Cryptosoft 2020 – Two ideologies meet each other

How much of the backend of financial applications should be based on the blockchain – so the question that determined a small dispute at the Money2020 conference. This dispute also points to a great need for discussion on this issue.

Despite broad agreement on the principle of blockchain applicability in the cryptosoft industry, splits occurred

Emmanuel Aidoo of Credit Suisse challenged Yolanda Goettsch of Nasdaq by postulating that cryptosoft could address the inefficient sides of the stock markets. Goettsch himself argued that the market is already “very liquid” and “very stable” – in contrast to Judd Bagley, head of tØ, an Overstock subsidiary.

According to Goettsch, it would not be enough for cryptosoft to reduce the settlement time to ten minutes – which is feasible according to tØ. Although such an improvement is certainly noteworthy and desirable in the long term, it would not compensate for the effort involved in converting all processes.

“If you have to pre-verify the existence of values and money, that changes everything. That’s not how the markets work at the moment. The processing time may be long, but it is currently being used to guarantee that all regulatory processes have been implemented and that all market players have been taken along.

On the other hand, Bagley replied that the new technology would do well to remove unnecessary players from the market. This argument was put forward somewhat polemically because he suspected a certain bias among financial institutions.

“Yes, many people will lose their jobs in technological change. But here we are talking about the people who are slowly becoming part of Wall Street’s inventory. tØ is located in Utah, far away from Wall Street – so we don’t care much about historical things. We’d rather burn down and then rebuild.”

Bagley then got lost in the statement that with the Blockchain events like the Flash Crash of 2010 would have been impossible.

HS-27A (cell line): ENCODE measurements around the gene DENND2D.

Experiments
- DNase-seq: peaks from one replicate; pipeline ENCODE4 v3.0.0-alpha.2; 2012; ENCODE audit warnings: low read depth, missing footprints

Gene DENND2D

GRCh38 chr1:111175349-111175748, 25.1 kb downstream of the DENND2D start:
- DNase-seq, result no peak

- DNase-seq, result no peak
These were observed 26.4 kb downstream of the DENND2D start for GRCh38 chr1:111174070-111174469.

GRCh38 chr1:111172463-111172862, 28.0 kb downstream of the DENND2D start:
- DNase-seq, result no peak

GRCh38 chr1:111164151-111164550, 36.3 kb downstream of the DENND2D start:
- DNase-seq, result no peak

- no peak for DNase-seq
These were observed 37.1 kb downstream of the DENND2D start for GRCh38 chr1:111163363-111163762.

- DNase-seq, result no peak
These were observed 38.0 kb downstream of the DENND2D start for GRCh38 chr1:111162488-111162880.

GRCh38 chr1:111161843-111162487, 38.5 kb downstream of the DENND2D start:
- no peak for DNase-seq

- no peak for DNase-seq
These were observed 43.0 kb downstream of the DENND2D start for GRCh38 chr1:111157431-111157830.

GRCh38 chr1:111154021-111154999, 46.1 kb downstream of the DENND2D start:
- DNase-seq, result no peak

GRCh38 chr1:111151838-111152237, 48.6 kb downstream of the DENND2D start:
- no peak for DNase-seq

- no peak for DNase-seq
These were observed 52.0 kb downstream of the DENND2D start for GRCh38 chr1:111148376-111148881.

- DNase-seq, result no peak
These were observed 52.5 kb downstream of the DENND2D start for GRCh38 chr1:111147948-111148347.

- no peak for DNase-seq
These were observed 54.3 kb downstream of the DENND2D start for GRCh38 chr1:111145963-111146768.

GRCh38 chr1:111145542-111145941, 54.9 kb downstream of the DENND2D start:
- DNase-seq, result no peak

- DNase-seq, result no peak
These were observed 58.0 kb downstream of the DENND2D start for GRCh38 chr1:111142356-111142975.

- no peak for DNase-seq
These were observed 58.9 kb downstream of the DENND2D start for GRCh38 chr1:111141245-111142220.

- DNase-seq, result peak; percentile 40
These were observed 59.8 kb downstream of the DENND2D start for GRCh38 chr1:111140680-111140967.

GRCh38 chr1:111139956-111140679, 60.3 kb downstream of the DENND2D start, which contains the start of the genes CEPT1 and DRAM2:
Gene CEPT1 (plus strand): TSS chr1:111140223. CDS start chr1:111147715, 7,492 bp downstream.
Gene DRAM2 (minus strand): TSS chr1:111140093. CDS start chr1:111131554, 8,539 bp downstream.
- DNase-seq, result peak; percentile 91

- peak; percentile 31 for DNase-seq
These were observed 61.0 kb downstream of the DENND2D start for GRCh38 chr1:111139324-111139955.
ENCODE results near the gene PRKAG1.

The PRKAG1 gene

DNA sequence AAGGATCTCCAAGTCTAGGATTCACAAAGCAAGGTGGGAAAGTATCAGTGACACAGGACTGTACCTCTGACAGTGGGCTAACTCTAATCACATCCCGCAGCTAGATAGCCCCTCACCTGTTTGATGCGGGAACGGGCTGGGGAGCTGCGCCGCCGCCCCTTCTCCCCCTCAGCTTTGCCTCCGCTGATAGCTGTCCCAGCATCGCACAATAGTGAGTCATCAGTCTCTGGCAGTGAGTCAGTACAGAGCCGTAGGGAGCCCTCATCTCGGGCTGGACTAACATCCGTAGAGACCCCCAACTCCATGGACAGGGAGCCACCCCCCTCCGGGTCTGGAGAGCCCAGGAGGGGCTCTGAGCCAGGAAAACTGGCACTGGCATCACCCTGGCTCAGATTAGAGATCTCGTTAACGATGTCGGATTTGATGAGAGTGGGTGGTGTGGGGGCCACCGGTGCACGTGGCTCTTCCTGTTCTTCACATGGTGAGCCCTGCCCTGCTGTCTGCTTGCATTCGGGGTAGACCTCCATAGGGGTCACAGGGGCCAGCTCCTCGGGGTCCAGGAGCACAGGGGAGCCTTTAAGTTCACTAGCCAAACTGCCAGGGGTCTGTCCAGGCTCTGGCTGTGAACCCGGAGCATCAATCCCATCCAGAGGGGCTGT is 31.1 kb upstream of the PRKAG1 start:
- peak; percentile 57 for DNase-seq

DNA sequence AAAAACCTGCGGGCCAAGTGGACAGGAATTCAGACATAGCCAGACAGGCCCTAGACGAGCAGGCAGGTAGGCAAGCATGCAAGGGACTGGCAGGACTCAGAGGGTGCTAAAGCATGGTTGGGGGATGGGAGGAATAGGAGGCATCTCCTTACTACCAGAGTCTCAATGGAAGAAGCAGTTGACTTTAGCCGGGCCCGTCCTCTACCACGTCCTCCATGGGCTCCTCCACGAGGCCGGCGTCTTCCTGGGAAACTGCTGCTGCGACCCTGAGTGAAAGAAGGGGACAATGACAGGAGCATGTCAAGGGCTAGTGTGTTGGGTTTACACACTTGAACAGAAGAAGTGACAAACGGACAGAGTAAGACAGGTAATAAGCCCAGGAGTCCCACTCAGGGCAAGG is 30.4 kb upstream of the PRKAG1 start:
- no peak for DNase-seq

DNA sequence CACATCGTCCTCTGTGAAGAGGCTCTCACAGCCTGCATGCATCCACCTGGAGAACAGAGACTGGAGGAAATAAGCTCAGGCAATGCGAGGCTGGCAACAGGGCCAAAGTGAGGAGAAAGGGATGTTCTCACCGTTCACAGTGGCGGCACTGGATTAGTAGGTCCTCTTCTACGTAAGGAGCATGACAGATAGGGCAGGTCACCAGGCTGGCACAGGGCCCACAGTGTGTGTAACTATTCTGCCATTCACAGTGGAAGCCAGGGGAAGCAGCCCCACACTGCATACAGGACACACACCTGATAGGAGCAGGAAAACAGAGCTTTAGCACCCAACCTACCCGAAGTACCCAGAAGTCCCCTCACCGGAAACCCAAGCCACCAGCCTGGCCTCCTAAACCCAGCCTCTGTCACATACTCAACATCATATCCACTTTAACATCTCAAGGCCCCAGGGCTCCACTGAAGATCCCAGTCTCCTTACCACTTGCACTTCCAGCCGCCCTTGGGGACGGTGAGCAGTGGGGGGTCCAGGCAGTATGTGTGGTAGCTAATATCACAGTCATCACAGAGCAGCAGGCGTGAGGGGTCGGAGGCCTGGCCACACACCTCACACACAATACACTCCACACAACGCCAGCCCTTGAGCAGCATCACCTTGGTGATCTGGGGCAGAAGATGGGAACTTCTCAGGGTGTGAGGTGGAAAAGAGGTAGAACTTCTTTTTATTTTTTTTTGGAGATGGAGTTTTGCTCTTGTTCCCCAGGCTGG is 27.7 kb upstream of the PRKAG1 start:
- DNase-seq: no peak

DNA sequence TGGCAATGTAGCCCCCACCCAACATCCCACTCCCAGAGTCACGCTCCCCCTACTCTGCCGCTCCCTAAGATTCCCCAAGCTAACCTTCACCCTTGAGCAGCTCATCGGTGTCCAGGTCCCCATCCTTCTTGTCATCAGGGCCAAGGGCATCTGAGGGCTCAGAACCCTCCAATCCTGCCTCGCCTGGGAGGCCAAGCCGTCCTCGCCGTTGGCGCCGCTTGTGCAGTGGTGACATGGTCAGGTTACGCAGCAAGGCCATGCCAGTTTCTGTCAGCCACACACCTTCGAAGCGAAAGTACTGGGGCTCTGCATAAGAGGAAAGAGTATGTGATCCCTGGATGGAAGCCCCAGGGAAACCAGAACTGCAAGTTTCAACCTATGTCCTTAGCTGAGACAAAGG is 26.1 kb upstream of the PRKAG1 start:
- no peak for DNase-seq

Aidoo was the moderator of this debate

In his opinion, the adaptation of the blockchain in financial markets will be gradual and will first ensure that trades are completed on the same day and not three days later. Some stakeholders like the high frequency traders are already working on blockchain pilot projects. Credit Suisse itself is investigating how to strike a balance between the challenges of implementing the blockchain and the benefits.

Aidoo himself believes that the blockchain leads to a rethink of the existing processes and expressed this somewhat polemically:

“We can start by deleting words like clearing from our vocabulary.”

Stumbling blocks on the way
Later, Jacob Farber of R3 explained how the debated problems had so far ensured that there was hardly any cooperation between open source blockchain startups and traditional financial companies.

With his comment Jacob Farber has also described the role of R3 as evangelist for the blockchain. For example, R3 provided large banks with a sandbox for testing the new technology using the examples Ethereum and Ripple.

There was a great deal of agreement in all discussions on one thing: that there are inefficient sides to the current financial system and that interest in the blockchain can help to find solutions here.

Scott Robinson, the Fintech director of Plug and Play, explained how the Blockchain is attracting more and more interest from large companies:

“Three years ago, I talked to some Exxon Mobil executives. And a year ago they started looking at the blockchain.”

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